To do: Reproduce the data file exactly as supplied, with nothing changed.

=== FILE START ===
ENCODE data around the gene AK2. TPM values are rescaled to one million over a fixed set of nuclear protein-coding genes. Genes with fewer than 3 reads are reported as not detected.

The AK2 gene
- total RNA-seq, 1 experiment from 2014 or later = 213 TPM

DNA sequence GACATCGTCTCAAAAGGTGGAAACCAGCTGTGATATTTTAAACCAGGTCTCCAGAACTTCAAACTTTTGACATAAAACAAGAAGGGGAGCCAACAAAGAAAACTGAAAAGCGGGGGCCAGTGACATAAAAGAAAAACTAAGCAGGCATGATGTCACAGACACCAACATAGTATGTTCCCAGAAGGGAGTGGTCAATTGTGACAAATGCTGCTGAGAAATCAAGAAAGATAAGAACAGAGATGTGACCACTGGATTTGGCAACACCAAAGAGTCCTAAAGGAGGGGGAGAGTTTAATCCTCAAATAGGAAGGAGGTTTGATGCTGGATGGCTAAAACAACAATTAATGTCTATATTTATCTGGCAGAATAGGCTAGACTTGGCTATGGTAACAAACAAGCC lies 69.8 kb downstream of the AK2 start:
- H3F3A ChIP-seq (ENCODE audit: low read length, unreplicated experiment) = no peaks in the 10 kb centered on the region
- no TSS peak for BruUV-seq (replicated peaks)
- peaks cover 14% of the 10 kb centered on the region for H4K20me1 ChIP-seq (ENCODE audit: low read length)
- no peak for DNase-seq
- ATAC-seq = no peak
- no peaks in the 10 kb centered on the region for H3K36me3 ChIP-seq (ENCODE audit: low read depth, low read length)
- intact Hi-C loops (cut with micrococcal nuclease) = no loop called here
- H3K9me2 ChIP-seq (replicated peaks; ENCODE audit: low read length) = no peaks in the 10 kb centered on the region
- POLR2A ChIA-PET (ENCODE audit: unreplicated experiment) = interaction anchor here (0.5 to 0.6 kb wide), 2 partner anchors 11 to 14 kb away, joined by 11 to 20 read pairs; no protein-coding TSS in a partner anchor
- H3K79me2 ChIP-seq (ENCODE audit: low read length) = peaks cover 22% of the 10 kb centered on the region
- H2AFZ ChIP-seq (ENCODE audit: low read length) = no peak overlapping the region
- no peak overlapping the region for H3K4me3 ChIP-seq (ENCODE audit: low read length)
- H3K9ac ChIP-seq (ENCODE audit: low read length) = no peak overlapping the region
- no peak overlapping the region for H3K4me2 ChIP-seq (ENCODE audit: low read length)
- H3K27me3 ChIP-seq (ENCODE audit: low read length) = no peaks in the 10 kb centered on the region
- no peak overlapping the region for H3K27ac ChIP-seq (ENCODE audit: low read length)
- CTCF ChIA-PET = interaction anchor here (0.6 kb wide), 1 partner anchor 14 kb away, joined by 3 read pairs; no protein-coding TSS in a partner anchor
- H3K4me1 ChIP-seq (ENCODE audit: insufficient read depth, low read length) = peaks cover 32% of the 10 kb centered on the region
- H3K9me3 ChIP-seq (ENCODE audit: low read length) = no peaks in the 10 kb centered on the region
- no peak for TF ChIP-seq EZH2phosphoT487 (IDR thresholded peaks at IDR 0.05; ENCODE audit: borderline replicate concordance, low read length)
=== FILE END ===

ENCODE data around the gene AK2. TPM values are rescaled to one million over a fixed set of nuclear protein-coding genes. Genes with fewer than 3 reads are reported as not detected.

The AK2 gene
- total RNA-seq, 1 experiment from 2014 or later = 213 TPM

DNA sequence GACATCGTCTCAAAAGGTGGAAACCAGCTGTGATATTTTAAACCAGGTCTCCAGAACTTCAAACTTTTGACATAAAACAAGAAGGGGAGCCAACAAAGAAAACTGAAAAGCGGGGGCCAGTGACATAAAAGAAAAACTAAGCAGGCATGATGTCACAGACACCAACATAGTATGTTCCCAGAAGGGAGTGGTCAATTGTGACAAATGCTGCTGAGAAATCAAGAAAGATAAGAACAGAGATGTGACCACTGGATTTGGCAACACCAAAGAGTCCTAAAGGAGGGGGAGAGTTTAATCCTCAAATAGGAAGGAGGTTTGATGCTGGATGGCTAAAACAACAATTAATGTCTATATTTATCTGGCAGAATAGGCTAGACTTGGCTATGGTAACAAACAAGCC lies 69.8 kb downstream of the AK2 start:
- H3F3A ChIP-seq (ENCODE audit: low read length, unreplicated experiment) = no peaks in the 10 kb centered on the region
- no TSS peak for BruUV-seq (replicated peaks)
- peaks cover 14% of the 10 kb centered on the region for H4K20me1 ChIP-seq (ENCODE audit: low read length)
- no peak for DNase-seq
- ATAC-seq = no peak
- no peaks in the 10 kb centered on the region for H3K36me3 ChIP-seq (ENCODE audit: low read depth, low read length)
- intact Hi-C loops (cut with micrococcal nuclease) = no loop called here
- H3K9me2 ChIP-seq (replicated peaks; ENCODE audit: low read length) = no peaks in the 10 kb centered on the region
- POLR2A ChIA-PET (ENCODE audit: unreplicated experiment) = interaction anchor here (0.5 to 0.6 kb wide), 2 partner anchors 11 to 14 kb away, joined by 11 to 20 read pairs; no protein-coding TSS in a partner anchor
- H3K79me2 ChIP-seq (ENCODE audit: low read length) = peaks cover 22% of the 10 kb centered on the region
- H2AFZ ChIP-seq (ENCODE audit: low read length) = no peak overlapping the region
- no peak overlapping the region for H3K4me3 ChIP-seq (ENCODE audit: low read length)
- H3K9ac ChIP-seq (ENCODE audit: low read length) = no peak overlapping the region
- no peak overlapping the region for H3K4me2 ChIP-seq (ENCODE audit: low read length)
- H3K27me3 ChIP-seq (ENCODE audit: low read length) = no peaks in the 10 kb centered on the region
- no peak overlapping the region for H3K27ac ChIP-seq (ENCODE audit: low read length)
- CTCF ChIA-PET = interaction anchor here (0.6 kb wide), 1 partner anchor 14 kb away, joined by 3 read pairs; no protein-coding TSS in a partner anchor
- H3K4me1 ChIP-seq (ENCODE audit: insufficient read depth, low read length) = peaks cover 32% of the 10 kb centered on the region
- H3K9me3 ChIP-seq (ENCODE audit: low read length) = no peaks in the 10 kb centered on the region
- no peak for TF ChIP-seq EZH2phosphoT487 (IDR thresholded peaks at IDR 0.05; ENCODE audit: borderline replicate concordance, low read length)